Highland Beach: Commissioners name Zelniker mayor, appoint architect to fill vacancy

New Commissioner Barry Donaldson is sworn in by Town Clerk Lanelda Gaskins after his appointment to serve for the next year. Rich Pollack/The Coastal Star

By Rich Pollack

Highland Beach has a new mayor and a new town commissioner.

During a meeting early last month, commissioners voted 3-1 to appoint sitting Commissioner Rhoda Zelniker as mayor, filling the position left open following the Dec. 24 death of Mayor Carl Feldman.

Zelniker, 72, who was first appointed to the Highland Beach Town Commission in January 2015 and is the longest-serving member of the board, will fill the one year left in Feldman’s three-year term.     

Peggy Gossett-Seidman voted for Commissioner Elyse Riesa.

Following the appointment of Zelniker, commissioners chose architect Barry Donaldson to fill the one year remaining in Zelniker’s term.

Donaldson, who has served as chair of the Board of Adjustment and Appeals and served on the Planning Board, ran unsuccessfully against Zelniker for the seat in 2017.

Zelniker said she agreed to support Donaldson to fill the position because of his continued involvement.

“I felt he earned it because he remained active in the town,” she said.

Donaldson, 69, said he agreed to take the position so he could continue to support initiatives he thinks will benefit the town.

“I saw it as an opportunity to be directly involved in issues that are important,” he said.

Among those issues are the overall appearance of Highland Beach and fixing the street flooding that occurs following heavy rains.

“These are all elements I  talked about during the 2017 campaign,” he said.

Donaldson and Zelniker support the Ocean Walk and More project, funding for which will come before the voters next month.

Zelniker said her priorities as mayor will be to continue bringing civility to the commission as well as to ensure that the town is well prepared for the future.

“I’m passionate about civility and that we agree to disagree,” she said. 

Known as an elected official who listens to residents, Zelniker said she wants to continue to make town leaders accessible to residents.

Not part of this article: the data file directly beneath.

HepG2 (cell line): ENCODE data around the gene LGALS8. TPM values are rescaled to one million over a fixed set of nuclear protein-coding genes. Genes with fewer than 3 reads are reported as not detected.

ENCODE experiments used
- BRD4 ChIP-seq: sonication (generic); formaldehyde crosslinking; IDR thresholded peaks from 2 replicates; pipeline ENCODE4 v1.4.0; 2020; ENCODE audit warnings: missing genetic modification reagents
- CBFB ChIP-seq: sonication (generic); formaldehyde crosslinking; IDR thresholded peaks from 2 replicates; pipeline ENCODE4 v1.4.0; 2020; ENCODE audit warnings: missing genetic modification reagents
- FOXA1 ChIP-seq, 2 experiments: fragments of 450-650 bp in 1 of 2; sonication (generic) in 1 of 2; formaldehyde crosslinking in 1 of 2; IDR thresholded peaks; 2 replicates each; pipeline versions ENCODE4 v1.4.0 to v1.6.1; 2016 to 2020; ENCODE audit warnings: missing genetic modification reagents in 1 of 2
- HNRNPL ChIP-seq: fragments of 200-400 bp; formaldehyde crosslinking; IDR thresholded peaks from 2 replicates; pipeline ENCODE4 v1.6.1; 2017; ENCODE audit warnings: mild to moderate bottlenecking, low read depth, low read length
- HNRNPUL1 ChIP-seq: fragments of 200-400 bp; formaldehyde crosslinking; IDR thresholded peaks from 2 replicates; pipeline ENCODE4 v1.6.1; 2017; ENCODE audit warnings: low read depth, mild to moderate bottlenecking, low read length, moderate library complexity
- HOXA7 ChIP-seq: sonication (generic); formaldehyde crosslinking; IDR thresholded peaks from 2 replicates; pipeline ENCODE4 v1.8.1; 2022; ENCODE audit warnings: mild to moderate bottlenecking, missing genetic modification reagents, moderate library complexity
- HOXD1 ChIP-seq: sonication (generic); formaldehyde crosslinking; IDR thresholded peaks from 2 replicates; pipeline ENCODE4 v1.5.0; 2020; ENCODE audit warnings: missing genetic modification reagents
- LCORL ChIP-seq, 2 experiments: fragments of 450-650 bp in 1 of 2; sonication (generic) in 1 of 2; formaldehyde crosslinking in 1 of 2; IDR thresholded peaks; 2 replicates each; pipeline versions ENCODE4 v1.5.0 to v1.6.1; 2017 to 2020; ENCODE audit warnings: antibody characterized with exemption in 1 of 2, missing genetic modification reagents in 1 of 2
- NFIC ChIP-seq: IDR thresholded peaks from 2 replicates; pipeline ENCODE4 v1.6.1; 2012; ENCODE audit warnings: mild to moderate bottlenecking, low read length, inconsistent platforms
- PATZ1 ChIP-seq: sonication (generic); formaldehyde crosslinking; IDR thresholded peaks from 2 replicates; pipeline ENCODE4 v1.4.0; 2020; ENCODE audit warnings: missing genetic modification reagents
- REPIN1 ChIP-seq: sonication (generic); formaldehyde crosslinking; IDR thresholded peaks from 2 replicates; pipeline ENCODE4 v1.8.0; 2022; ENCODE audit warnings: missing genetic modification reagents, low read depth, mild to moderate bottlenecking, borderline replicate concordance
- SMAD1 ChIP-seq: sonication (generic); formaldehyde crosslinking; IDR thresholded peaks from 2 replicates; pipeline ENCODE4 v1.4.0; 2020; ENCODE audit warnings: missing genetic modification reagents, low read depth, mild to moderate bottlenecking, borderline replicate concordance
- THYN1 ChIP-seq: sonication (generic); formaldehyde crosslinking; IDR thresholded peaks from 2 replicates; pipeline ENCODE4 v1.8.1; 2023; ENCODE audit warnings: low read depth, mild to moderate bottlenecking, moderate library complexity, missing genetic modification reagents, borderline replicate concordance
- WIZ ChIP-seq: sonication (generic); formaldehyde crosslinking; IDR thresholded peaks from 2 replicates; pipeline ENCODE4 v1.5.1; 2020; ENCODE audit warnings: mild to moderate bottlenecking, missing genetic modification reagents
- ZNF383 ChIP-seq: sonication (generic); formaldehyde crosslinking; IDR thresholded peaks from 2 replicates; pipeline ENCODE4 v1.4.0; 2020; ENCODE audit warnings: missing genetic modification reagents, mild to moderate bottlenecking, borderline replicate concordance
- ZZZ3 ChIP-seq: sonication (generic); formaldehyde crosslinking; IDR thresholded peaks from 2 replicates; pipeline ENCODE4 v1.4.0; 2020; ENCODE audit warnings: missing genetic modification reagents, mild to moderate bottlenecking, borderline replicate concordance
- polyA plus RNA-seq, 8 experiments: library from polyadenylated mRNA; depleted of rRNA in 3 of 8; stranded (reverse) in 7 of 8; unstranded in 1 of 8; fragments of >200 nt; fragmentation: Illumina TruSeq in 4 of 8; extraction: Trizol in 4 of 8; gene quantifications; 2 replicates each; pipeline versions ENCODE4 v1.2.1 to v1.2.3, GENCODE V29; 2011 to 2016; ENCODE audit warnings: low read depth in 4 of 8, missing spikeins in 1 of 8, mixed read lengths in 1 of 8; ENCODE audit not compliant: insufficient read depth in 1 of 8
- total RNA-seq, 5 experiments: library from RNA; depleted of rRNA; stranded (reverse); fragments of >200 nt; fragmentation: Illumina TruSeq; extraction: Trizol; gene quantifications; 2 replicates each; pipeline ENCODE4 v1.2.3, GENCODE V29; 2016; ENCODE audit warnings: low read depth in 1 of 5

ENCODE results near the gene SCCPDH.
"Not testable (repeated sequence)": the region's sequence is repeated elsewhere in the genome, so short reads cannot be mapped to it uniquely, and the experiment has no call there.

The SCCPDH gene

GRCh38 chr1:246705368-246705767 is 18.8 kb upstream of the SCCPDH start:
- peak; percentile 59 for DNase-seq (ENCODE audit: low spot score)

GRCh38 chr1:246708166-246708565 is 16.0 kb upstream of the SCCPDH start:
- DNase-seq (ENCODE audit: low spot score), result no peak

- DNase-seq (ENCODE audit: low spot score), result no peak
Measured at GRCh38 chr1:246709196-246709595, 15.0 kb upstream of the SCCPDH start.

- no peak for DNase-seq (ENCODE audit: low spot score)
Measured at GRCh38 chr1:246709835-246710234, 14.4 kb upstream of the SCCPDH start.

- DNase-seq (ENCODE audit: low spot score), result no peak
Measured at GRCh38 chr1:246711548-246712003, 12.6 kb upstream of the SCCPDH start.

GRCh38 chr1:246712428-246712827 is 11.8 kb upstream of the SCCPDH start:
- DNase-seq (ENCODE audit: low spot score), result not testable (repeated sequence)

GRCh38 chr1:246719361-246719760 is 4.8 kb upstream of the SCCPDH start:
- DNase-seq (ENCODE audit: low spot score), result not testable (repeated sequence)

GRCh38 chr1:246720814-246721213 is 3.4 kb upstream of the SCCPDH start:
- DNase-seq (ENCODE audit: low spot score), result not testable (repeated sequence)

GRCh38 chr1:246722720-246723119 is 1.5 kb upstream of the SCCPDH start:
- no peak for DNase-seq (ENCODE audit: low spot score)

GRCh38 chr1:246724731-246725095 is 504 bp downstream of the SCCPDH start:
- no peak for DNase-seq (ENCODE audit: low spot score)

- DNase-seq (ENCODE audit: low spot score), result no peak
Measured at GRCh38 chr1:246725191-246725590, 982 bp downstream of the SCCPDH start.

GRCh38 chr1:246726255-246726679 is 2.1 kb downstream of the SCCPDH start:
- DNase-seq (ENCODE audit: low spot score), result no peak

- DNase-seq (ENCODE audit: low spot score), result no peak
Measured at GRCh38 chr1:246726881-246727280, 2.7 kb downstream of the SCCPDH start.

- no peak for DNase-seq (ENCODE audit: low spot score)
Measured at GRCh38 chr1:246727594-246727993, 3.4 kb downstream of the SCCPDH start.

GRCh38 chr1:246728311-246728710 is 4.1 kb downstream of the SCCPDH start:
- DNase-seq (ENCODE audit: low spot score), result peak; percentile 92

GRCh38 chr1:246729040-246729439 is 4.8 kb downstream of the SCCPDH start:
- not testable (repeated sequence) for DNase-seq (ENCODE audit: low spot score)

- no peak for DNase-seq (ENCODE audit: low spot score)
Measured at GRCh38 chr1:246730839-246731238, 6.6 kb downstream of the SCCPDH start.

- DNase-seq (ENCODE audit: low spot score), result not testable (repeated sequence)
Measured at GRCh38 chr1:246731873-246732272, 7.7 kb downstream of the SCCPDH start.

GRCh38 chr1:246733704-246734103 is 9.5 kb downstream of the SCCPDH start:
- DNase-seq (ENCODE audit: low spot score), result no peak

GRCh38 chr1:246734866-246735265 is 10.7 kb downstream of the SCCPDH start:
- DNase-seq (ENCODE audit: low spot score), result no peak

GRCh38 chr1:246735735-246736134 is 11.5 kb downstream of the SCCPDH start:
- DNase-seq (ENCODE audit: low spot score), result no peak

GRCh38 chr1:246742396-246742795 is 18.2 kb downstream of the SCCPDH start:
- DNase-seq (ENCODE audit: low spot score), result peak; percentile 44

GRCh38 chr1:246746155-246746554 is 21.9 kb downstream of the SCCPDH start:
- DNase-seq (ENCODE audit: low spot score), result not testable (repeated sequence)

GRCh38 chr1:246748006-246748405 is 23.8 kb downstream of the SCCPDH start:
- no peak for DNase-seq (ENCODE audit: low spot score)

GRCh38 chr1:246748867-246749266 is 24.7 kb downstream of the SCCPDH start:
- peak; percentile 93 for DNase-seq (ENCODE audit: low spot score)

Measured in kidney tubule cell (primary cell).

Rather than follow the tradition of hosting residents in “Coffee with the Mayor,” Zelniker said, she would like all elected officials and town department heads to attend.

“I want to bring people together,” she said.

Donaldson won the seat, three votes to one, with the single vote going to Planning Board Chair David Axelrod, who didn’t appear to be seeking the appointment.

Commissioners also did not agree unanimously with the timing of Donaldson’s appointment immediately following Zelniker’s elevation to mayor. Gossett-Seidman wanted to hold off on the appointment until other residents had an opportunity to express interest.

“I would just feel better if we waited until the next meeting,” she said. “Maybe there’s a fantastic person out there. I just don’t see the harm in waiting.”

Gossett-Seidman then cast a ballot for Axelrod.

Zelniker and her husband, Marvin, have been Highland Beach residents since 2001. She was recently re-elected president of Regency Highland Condo Association and has been on her condo board since 2005. Prior to serving on the commission, Zelniker worked on the Beaches and Shores Advisory Board.

Donaldson, who moved to Boca Raton from Kentucky for work in 1982 and moved to Highland Beach in 2002, continues to work as an architect. He served on the town’s special committee to evaluate solid waste proposals, and he and his wife, Marlynn, are active volunteers for the Friends of the Library.

Both Zelniker and Donaldson said it is too early to determine whether they will run for their seats in 2020 when their terms expire. 

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